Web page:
Some relatively easy experiments could give you some pretty good insight into this.  Set up a thermocouple and measure the iron temperature over a range of lower temperatures that you can keep constant (kitchen oven for example).   This is well outside your desired measuring range, but can give you some idea of how things are going.  Use the infrared thermometer to measure the temperature at a few spots on the iron untreated, and then try it after sandblasting.  If you have access to different grits for the blasting process this would give best insight into the impact of the roughness.  Once the surface roughness irregularities are large (several times) the measurement wavelengths the difference in emissivity change should be small.

I haven't done any really precision checking of results with these thermometers, but my casual tests have indicated fewer problems than many people seem to worry about.  Except for the obvious fault cases like highly reflective surfaces where you are really measuring the temperature of a reflected image.  Do remember that reflectivity is better at longer wavelengths.  A simple hack for this is mud.  Rust is also generally good so sometimes it is better not to clean the surface.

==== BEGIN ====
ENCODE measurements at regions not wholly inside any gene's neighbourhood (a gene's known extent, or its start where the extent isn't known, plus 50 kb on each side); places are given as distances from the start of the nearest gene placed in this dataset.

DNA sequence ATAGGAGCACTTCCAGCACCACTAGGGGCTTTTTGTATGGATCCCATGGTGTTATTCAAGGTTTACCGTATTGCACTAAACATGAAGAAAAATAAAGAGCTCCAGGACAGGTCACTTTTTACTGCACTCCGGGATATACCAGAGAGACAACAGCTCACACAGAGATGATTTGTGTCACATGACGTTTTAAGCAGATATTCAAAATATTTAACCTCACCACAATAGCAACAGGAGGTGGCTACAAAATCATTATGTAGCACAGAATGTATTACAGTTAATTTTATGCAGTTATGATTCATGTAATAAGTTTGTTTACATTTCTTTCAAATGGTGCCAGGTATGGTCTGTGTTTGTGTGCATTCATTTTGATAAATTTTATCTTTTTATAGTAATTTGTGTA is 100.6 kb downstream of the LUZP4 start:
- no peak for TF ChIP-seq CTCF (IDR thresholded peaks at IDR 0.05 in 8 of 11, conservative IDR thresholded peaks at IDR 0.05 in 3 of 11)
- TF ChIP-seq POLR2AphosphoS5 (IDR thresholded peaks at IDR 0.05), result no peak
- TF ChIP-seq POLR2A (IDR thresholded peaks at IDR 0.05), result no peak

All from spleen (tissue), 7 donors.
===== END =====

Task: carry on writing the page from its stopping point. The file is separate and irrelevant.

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Offline ZeynebTopic starter

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Re: How will IR thermometers do on sandblasted steel?
« Reply #8 on: February 14, 2024, 04:05:12 am »
Some relatively easy experiments could give you some pretty good insight into this.  Set up a thermocouple and measure the iron temperature over a range of lower temperatures that you can keep constant (kitchen oven for example).   This is well outside your desired measuring range, but can give you some idea of how things are going.  Use the infrared thermometer to measure the temperature at a few spots on the iron untreated, and then try it after sandblasting.  If you have access to different grits for the blasting process this would give best insight into the impact of the roughness.  Once the surface roughness irregularities are large (several times) the measurement wavelengths the difference in emissivity change should be small.